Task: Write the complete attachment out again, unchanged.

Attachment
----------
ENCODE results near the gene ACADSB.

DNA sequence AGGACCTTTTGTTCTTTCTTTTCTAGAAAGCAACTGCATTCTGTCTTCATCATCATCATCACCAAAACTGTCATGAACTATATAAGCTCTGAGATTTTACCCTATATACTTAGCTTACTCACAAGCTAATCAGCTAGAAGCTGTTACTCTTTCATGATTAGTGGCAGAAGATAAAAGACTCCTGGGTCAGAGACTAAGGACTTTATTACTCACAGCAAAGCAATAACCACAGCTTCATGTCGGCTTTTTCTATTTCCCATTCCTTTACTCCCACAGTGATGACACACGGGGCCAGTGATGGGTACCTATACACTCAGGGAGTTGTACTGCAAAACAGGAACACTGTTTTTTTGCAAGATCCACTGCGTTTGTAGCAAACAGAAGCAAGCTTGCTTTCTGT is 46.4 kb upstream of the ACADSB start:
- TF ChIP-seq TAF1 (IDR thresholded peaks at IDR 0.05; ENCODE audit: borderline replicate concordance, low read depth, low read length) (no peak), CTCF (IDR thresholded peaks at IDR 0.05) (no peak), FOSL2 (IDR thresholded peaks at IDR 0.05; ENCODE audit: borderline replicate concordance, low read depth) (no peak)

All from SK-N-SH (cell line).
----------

ENCODE results near the gene ACADSB.

DNA sequence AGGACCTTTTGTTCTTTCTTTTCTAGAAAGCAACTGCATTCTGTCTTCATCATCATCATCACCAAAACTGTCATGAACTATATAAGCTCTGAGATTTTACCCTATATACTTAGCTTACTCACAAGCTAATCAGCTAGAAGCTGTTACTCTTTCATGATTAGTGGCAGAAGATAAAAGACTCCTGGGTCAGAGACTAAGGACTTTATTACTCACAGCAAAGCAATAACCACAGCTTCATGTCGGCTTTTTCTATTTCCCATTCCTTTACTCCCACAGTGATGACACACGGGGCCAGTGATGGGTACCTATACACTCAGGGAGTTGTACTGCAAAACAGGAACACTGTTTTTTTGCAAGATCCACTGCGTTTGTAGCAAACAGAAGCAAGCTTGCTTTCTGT is 46.4 kb upstream of the ACADSB start:
- TF ChIP-seq TAF1 (IDR thresholded peaks at IDR 0.05; ENCODE audit: borderline replicate concordance, low read depth, low read length) (no peak), CTCF (IDR thresholded peaks at IDR 0.05) (no peak), FOSL2 (IDR thresholded peaks at IDR 0.05; ENCODE audit: borderline replicate concordance, low read depth) (no peak)

All from SK-N-SH (cell line).